By Ari Herstand
Editor’s note: The post below is from TuneCore Artist Ari Herstand. It originally appeared on Ari’s Take.
Building a fan base is a daunting task. Just reading that sentence your blood pressure probably rose a couple points. Everyone talks about how it’s so important to “build a fan base,” but no one really gives a simple way how or what that even really means.
You should not look at the ambiguous “fan base” as something magical and detached that will only take getting a hit on the radio obtainable. A fan base can be your friends and friends of friends who came to your last show and liked the show. If they come to the next show – BAM – fan base. Who cares that you know their last names and went to the bar with them last week. A ticket is a ticket and if they like you enough they’ll pony up the cash to come to the concert.
Gaining legitimacy with a club is easier than you think. You don’t need to send them a 6 paragraph email citing the battle of the bands you won or the TV shows you were on – but that could be an afterthought to reinforce the main point of your email: “How many people will be at my show.”
You can book a successful tour (I gauge success in terms of net income) around the county a lot easier than you think. In pretty much every major city in the country (world) there will be a small venue with a capacity under 300 that will be conducive to your sound. Nearly every under 300 cap venue in the world will be satisfied with a 50 person turnout on a week night and even some on the weekend if they haven’t filled that date with a sure thing. If you guarantee 50 will come you can probably book the club.
So that’s step one. Now that you have the shows booked how do you actually get the 50 to come? You have to find your niche. Every band has one or multiple niches. You can even create one. You should look at groups and organizations as a main target when promoting the show. Sure it’s nice to grab one kid’s attention from a Facebook ad, but it’s much more effective if you get an entire group excited about you.
Does your music appeal to college kids? Lineup promo shows at dorms/frats/sororities in that town a day before/day of the show and offer them a table to take donations for their philanthropy project. Are you a chess master? Contact the local chess clubs and offer them discount tickets and run a tournament pre-show where the winner will get free merch. Are you Jewish? Hit the Hillel houses/synagogues. Are you a theater nut? Contact local playhouses and offer them music to play before the show and at intermission and have discount tickets available in the lobby.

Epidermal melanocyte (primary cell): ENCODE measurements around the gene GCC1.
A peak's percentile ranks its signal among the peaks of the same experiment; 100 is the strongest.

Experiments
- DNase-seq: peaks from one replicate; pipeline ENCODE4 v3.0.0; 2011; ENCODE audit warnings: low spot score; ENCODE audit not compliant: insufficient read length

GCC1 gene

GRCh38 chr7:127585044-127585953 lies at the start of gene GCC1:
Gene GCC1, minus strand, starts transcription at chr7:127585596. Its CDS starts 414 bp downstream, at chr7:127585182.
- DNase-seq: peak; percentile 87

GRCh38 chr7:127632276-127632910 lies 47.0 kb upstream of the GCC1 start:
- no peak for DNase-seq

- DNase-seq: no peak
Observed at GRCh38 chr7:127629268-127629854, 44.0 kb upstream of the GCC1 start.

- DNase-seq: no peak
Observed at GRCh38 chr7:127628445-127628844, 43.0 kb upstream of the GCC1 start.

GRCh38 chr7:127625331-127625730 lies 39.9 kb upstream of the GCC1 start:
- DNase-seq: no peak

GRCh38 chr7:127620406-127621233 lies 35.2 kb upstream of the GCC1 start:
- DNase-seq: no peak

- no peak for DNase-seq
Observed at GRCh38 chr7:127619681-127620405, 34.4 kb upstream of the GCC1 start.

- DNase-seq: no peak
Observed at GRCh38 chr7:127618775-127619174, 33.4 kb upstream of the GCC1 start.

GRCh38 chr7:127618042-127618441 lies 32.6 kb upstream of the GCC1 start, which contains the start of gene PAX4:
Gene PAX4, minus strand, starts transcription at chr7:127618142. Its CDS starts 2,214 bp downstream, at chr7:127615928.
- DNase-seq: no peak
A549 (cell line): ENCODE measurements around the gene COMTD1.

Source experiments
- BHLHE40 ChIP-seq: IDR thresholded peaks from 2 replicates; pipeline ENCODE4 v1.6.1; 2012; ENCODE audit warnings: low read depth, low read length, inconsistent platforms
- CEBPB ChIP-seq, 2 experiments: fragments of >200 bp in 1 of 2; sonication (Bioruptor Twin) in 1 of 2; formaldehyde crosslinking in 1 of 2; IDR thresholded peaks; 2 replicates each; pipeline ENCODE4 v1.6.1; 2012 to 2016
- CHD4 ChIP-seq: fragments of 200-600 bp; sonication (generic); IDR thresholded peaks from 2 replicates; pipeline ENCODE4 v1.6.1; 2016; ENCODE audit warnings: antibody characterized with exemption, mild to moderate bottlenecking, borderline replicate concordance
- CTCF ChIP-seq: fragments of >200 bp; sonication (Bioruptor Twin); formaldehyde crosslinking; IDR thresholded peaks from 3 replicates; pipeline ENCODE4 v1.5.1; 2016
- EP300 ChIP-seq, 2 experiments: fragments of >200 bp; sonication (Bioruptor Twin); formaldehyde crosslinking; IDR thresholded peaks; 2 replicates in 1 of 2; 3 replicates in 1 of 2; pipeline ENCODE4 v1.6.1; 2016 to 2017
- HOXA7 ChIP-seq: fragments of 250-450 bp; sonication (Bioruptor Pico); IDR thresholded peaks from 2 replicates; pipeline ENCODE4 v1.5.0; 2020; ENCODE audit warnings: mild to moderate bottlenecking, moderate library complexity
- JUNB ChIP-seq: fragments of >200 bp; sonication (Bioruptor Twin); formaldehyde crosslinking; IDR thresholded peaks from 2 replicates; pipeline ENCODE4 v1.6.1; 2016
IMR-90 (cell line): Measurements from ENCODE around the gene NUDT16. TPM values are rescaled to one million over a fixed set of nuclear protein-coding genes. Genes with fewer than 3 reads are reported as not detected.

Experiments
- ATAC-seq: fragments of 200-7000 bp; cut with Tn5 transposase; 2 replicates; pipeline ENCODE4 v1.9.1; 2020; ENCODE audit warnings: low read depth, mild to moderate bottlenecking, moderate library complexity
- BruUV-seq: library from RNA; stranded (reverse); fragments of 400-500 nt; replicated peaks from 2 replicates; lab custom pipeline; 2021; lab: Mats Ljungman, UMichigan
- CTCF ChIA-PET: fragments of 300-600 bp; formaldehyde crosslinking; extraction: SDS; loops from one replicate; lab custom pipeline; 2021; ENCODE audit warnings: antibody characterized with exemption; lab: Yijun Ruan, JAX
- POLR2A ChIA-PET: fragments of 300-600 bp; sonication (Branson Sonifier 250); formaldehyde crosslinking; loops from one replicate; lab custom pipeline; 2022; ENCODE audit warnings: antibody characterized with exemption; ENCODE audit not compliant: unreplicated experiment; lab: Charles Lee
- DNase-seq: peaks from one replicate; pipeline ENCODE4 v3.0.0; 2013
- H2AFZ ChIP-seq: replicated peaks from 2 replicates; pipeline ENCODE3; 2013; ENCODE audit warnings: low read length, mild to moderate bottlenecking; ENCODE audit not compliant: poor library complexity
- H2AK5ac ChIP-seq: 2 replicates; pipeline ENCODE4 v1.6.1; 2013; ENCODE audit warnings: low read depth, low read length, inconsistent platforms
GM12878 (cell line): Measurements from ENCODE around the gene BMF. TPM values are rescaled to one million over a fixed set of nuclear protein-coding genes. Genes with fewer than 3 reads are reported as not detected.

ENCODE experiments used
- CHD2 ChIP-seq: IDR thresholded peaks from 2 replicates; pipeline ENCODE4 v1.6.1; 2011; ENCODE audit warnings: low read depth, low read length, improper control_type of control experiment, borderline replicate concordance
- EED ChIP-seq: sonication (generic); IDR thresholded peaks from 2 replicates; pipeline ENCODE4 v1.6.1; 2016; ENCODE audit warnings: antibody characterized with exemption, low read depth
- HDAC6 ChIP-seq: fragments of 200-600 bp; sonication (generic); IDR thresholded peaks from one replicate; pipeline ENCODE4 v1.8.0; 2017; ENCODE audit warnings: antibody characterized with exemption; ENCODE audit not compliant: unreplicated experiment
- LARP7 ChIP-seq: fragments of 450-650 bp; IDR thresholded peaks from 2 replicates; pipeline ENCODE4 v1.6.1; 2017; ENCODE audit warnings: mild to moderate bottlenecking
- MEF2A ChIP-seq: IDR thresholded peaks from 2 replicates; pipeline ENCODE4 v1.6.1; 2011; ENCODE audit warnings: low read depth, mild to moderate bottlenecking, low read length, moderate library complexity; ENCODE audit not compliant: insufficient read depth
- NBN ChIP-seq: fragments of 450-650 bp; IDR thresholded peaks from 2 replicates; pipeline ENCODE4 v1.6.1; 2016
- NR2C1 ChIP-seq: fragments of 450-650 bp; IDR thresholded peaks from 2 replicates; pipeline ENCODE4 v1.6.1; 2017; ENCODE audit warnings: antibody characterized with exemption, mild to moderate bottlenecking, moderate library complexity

Just find a niche or an organization that you can contact locally that you can get excited about your band. Personalize your pitch to them and why you want to work together. It’s a mini partnership for that day (or months leading up to the show) so you should point out how it will benefit them. You should contact a few organizations for each city as to not bank on just one – in case it falls through or doesn’t work.
Once you find a way to get 50 people in any city to come to your show you’re now a headliner. Start with your local market and figure out what works there and then take that strategy on the road.
I once booked a 10 city high school tour. I spent a week in each city (most I had never been to before) and went into the local high schools during the weekdays then had an all ages club show booked on that Saturday. I performed a couple songs and talked to the music students about how a music education helped me get to where I am. The teachers loved having me because I was a living example of what they’re teaching and the students loved it because I play music they can get into and the fact that I had songs featured on TV and beat box made me cool (my jewfro didn’t hurt either). I was the talk of the school that week and guess what, every club show that weekend was filled with these high school kids who bought lots of merch. I promised every club at least 50 (even though I’d never been to that town before) and I had 50-250 at every show.
Ari Herstand is a full-time musician who has performed all across the country at clubs, colleges, festivals, high schools and more. His music has also been featured on television. Ari’s site, aristake.com, is dedicated to helping artists by providing tips and lessons from his personal experiences.